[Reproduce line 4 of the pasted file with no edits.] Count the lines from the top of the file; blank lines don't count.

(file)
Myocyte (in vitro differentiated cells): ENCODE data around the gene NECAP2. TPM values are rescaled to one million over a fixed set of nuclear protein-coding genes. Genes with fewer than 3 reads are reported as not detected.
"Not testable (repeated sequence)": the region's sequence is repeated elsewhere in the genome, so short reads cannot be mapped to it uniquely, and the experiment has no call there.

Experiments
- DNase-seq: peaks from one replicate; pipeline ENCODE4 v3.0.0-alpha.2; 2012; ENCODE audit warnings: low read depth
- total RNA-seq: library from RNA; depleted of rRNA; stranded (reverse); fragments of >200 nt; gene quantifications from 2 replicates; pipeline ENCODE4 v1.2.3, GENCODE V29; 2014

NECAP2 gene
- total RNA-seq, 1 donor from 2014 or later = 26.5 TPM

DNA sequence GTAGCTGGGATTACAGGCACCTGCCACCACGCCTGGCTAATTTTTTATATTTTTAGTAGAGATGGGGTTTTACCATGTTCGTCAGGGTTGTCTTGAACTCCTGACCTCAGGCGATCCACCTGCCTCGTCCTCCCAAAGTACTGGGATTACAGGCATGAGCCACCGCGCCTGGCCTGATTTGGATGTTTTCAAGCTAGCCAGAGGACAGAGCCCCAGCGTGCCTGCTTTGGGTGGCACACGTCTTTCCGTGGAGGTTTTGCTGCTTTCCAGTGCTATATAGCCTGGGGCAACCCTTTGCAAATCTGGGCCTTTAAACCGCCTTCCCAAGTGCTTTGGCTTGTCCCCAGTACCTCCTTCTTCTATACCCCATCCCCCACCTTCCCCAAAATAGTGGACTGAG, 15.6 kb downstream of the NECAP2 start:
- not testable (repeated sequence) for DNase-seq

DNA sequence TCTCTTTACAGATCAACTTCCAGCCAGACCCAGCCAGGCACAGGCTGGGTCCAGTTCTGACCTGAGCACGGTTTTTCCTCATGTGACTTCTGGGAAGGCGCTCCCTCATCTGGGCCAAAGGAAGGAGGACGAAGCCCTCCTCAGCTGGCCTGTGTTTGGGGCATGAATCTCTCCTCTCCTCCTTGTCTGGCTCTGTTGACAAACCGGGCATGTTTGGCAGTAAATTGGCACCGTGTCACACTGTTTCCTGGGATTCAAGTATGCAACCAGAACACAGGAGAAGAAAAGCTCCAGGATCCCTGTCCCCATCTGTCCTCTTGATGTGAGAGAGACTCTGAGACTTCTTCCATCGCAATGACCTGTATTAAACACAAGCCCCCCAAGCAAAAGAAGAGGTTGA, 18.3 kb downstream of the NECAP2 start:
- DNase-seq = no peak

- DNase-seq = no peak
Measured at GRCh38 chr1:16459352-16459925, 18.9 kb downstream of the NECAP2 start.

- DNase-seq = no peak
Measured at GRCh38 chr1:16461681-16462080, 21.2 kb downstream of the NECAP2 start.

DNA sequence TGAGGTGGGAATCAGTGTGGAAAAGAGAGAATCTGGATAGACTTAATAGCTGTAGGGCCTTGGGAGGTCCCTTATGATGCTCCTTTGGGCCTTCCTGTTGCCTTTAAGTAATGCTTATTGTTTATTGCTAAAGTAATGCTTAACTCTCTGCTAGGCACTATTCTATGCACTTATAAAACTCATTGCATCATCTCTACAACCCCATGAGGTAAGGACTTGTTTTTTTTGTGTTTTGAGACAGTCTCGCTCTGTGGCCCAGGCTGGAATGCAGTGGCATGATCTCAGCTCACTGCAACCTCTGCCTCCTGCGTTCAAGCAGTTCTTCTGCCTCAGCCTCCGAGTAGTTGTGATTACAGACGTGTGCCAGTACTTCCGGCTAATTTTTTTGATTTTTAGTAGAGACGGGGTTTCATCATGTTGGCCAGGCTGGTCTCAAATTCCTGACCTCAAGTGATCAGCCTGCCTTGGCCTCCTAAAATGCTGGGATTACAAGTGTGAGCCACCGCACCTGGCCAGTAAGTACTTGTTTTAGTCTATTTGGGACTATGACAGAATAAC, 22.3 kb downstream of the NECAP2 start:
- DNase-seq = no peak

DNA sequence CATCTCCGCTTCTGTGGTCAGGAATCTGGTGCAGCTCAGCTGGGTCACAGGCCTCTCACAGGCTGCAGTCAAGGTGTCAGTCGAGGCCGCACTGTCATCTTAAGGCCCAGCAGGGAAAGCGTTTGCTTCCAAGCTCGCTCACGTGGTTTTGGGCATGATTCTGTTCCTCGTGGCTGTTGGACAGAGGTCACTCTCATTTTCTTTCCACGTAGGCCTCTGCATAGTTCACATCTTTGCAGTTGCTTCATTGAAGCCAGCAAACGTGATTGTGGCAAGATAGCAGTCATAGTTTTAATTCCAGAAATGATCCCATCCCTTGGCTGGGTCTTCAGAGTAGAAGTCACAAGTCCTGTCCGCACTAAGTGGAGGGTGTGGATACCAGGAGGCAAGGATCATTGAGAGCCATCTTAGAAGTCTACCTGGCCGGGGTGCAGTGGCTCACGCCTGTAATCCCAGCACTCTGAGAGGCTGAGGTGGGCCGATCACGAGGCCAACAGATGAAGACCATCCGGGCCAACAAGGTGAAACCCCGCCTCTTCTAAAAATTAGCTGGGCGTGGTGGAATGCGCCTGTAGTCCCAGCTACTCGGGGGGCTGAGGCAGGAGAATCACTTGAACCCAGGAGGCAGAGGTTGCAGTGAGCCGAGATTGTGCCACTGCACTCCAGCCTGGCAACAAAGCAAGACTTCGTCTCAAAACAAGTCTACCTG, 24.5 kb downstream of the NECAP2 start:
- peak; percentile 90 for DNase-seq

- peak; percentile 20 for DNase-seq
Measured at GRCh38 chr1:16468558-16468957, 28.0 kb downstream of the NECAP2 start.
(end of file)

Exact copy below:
- DNase-seq: peaks from one replicate; pipeline ENCODE4 v3.0.0-alpha.2; 2012; ENCODE audit warnings: low read depth